Published Mar 23, 2017
SAN JOSE — Pete Ramirez, pastor of White Road Baptist Church in San Jose, sounds like a broken record when he talks about his church’s ministry to recent flood victims.
A request for supplies from a shelter director at 11:15 p.m., resulting in a midnight run to Walgreens to empty their shelves of diapers, toilet paper, underwear and more? “Now we could go bless these people in Jesus’ name.”
One church member forgoing a retreat to stay and help flood victims? “Really neat.”
Church building doubling as donation site for two-and-a-half weeks, receiving supplies to care for more than 150 people? “Blessing.”
Preparing Mexican food for the nearly 180 people who remain at the nearby shelter? “God placed us here at this time to bless them for such a time as this.”
Drafting a strategy to help several of the displaced families long-term? “God has opened a door for us to mobilize and love our community.”
Never mind the upheaval in schedules, the disruption of plans, the cost in volunteer hours, the cost in dollars, the long-term cost all around of meeting this need well beyond the short attention span of the media.
“Our hearts are with them,” Ramirez said of the displaced families. “We can’t leave them; we’ve cried with them, heard their stories, prayed with them, fed them, everything.”
The Feb. 21 floods in San Jose displaced hundreds of people, some of them escaping only with the clothes on their backs, more than 300 evacuated by raft. American Red Cross shelters began to open around the city to provide a dry roof, meals and a place to regroup until officials gave permission for residents to return to their homes.
“James Lick High School was the original location of the shelter closest to us, only a half-mile away,” said Ramirez, who has been a pastor for 15 years, eight of them at White Road. “There was no way we were not going to respond, it was just too close.”
The majority of the families at the shelter were Hispanic and Vietnamese — and here the point of blessing became immediately obvious. The two-mile radius around the church is 75 percent Vietnamese or Hispanic. White Road Baptist Church is bilingual but primarily Hispanic; a bilingual Vietnamese congregation also meets on their campus.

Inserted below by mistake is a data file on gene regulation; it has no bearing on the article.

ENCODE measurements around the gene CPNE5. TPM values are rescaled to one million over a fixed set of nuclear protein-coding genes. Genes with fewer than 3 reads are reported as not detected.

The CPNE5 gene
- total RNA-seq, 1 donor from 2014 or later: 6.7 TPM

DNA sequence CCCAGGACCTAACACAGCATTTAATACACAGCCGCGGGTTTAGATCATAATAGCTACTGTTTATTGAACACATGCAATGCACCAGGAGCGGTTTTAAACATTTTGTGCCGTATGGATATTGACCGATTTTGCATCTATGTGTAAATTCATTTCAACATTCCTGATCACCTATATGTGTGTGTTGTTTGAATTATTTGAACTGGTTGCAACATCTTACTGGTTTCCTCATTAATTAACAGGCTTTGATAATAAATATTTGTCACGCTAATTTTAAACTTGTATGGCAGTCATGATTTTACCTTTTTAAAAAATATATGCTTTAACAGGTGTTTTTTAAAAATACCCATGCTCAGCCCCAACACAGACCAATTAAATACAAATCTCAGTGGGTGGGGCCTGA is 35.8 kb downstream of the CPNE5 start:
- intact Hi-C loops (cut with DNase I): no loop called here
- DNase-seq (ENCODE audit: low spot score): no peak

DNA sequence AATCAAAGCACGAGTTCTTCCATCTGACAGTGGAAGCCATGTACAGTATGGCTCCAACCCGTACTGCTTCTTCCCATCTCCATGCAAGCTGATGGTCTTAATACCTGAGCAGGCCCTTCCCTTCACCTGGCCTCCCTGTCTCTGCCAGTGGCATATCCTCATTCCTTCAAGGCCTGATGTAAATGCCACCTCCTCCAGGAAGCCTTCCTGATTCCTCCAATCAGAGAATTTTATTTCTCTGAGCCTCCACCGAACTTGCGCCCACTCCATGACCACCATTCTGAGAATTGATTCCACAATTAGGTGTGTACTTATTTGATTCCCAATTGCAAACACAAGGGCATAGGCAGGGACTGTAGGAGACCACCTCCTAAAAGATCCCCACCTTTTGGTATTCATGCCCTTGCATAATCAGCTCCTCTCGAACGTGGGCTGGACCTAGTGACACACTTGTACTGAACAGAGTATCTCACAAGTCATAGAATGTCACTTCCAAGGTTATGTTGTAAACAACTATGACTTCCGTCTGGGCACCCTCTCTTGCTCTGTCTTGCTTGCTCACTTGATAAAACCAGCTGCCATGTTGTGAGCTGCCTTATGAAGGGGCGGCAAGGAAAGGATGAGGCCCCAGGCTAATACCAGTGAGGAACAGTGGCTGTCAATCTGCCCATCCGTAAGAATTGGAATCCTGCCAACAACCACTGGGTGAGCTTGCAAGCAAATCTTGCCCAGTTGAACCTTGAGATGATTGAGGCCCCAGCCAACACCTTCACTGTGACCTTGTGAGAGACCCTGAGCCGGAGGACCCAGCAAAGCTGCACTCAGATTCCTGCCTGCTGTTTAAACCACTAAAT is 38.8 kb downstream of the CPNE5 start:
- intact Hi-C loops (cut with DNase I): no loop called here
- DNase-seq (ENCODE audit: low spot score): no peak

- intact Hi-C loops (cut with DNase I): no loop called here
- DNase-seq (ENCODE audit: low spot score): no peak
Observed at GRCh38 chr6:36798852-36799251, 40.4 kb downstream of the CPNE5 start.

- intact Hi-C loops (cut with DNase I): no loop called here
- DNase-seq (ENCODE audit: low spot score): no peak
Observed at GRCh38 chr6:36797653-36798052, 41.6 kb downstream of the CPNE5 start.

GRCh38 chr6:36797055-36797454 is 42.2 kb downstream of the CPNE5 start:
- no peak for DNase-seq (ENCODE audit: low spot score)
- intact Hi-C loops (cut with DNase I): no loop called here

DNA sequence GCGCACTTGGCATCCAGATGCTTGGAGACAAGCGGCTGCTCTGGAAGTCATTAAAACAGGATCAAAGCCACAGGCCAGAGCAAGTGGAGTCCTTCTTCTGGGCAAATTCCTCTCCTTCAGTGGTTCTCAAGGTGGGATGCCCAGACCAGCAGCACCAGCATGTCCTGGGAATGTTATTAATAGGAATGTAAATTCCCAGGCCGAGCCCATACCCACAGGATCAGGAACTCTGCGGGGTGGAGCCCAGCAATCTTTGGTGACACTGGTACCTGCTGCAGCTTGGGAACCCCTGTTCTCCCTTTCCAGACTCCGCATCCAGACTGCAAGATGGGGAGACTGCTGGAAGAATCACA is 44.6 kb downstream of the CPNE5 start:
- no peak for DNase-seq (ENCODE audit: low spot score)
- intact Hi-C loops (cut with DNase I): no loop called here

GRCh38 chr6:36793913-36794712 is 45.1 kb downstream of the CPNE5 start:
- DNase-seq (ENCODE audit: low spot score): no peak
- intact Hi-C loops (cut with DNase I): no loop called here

A local supermarket has provided meat, and women at the church prepare and take hot meals to the families at the shelter each day: about 12 families for a total of some 70 people. Because they have culture and language in common they’re able to listen, talk, encourage, pray and invite the families to their church. A few families have visited on Sunday; some have become believers.
The church has also served as a donation drop-off site for the community at large, sorting socks, shoes, diapers, coats, blankets and more, and taking the supplies as needed to the shelter. They have recently started collecting cleaning supplies for evacuees to use when they return home.
Although many of the families don’t have a home waiting for them.
“Most were living in middle- to lower-
class neighborhoods, most of them renting, and now they don’t have anywhere to go,” Ramirez said. “Some families that have met at the shelter are considering moving in together. So some of our church families are considering taking a few families in their homes for a couple of days. And we hope to help two families of believers who’ve been taking shelter at a church in downtown San Jose — really go all out helping them.”
Two California Southern Baptist Convention Disaster Relief units were deployed to San Jose, primarily for cleanup. The White Road congregation helped the unit’s volunteers identify flooding victims needing help, and translated as needed.
In the meantime, the shelter now includes about 100 homeless individuals, many of whom have mental illnesses, addictions and other issues that make life in a shelter even
more difficult. Further, the shelter will only be open another few weeks.
The timing of the whole situation, Ramirez said, is indicative of God’s orchestration. Several leaders from the church had just that week returned from a SEND missions conference; the week prior to the flood Ramirez had laid out to the congregation a new vision for becoming a multiethnic church; the night of the flood was the same night of a meeting to plan the church’s upcoming mission conference; and Ramirez was in the midst of a sermon series called “Love God, Love Others.”
“It was all affirmation of God’s hand in our congregation calling us to go towards this direction,” Ramirez said. “God has allowed us to get to know and bless these displaced families. He has blessed us in that we’ve planned financially to bless, so we’ve not been limited in what we could offer.
“Our church has been very generous and giving.”
So members of White Road Baptist Church will continue to help: hot meals three times a week, gas and restaurant gift cards for those carpooling to their jobs, assistance with cell phone bills and more.
“Most importantly, we will continue to seek opportunities to take the gospel to those at the shelter,” Ramirez said. “This has mobilized and awakened within us a heart of compassion — that was there, but now has a venue to pour into. This is just the beginning of seeking and finding unlimited opportunities to be light in this dark world for the glory of God’s Name.”
Basically: be a blessing.